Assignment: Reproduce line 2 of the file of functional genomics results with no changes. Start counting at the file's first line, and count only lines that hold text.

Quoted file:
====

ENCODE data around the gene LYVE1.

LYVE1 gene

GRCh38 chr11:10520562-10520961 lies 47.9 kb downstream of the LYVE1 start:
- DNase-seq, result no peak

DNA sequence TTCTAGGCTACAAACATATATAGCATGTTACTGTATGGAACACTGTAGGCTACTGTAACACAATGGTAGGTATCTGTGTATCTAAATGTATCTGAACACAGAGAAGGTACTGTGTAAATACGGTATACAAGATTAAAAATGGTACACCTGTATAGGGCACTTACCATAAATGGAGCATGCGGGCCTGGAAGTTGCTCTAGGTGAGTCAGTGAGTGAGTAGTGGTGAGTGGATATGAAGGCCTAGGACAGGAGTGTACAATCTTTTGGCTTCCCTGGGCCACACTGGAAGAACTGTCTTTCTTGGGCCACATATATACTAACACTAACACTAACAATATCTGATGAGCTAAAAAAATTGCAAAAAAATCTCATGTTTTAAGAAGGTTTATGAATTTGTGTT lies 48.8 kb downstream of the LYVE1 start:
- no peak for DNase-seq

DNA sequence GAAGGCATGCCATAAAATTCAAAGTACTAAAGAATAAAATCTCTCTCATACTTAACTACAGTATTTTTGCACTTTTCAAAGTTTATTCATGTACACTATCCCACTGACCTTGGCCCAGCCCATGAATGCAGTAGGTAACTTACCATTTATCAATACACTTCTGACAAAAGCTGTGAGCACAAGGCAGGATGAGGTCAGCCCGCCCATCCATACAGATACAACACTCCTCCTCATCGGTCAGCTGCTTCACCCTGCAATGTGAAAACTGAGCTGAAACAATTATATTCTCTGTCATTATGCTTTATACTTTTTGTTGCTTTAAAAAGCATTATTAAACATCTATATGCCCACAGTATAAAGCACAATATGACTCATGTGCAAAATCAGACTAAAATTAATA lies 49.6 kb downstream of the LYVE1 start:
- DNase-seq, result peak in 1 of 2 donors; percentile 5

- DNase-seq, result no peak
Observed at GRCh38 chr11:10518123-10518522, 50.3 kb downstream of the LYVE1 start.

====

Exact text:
LYVE1 gene